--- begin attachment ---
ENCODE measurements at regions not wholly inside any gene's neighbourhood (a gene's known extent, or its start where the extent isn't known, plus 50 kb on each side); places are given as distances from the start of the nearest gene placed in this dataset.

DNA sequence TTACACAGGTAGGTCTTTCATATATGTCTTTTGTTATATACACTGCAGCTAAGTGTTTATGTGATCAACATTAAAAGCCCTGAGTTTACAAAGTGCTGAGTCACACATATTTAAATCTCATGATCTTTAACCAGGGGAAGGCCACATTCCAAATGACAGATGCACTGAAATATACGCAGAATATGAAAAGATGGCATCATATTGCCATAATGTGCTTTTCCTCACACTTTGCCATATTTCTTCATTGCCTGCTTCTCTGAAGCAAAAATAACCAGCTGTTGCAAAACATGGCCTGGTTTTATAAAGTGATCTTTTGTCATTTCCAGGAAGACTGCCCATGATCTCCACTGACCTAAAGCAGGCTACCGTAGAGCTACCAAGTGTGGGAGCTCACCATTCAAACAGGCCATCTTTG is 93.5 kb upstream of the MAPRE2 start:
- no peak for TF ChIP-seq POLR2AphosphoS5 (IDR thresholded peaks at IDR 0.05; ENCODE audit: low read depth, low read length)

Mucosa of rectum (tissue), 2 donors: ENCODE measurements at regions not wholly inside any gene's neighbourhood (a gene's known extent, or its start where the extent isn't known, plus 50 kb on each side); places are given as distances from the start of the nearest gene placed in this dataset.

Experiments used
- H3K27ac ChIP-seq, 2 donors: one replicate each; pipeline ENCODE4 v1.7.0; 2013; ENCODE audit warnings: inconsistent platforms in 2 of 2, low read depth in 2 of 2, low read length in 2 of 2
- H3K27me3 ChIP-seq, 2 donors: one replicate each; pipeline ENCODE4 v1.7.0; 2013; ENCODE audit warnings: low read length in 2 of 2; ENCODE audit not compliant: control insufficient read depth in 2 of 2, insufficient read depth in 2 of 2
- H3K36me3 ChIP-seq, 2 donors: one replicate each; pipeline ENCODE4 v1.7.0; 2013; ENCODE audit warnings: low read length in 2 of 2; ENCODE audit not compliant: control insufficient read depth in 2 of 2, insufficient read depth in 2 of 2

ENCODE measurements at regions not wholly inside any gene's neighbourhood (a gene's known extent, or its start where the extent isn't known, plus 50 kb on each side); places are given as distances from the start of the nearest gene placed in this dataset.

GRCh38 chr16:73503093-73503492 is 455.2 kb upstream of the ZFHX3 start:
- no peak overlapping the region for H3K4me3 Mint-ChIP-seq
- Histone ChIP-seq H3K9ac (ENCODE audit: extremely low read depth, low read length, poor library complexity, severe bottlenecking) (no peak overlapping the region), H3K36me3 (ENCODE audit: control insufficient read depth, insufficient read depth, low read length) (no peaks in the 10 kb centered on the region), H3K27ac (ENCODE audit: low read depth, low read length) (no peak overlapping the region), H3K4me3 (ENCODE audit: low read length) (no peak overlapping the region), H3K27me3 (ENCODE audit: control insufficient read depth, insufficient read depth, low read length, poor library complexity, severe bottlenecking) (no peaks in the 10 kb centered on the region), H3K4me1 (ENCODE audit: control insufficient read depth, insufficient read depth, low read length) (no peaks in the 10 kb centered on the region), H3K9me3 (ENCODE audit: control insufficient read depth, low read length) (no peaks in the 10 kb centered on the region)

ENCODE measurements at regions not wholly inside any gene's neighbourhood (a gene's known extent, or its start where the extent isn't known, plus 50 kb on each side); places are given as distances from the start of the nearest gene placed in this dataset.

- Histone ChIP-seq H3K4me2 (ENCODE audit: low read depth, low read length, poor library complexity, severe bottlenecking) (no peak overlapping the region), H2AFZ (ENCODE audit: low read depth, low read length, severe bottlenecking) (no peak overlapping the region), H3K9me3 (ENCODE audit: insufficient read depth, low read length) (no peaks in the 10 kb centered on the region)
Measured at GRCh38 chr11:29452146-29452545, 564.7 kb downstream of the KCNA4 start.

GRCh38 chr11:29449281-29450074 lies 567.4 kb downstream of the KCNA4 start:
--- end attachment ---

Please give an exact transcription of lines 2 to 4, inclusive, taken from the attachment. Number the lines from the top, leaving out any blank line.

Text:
DNA sequence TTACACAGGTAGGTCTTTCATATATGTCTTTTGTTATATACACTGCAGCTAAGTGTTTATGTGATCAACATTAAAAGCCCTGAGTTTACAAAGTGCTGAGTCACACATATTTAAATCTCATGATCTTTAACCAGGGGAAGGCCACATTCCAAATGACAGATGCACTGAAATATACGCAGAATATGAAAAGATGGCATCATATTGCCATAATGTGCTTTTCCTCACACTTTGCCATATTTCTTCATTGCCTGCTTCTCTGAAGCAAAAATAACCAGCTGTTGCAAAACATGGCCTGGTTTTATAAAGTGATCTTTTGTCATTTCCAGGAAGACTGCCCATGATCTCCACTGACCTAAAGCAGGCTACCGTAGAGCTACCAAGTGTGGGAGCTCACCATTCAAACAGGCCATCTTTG is 93.5 kb upstream of the MAPRE2 start:
- no peak for TF ChIP-seq POLR2AphosphoS5 (IDR thresholded peaks at IDR 0.05; ENCODE audit: low read depth, low read length)

Mucosa of rectum (tissue), 2 donors: ENCODE measurements at regions not wholly inside any gene's neighbourhood (a gene's known extent, or its start where the extent isn't known, plus 50 kb on each side); places are given as distances from the start of the nearest gene placed in this dataset.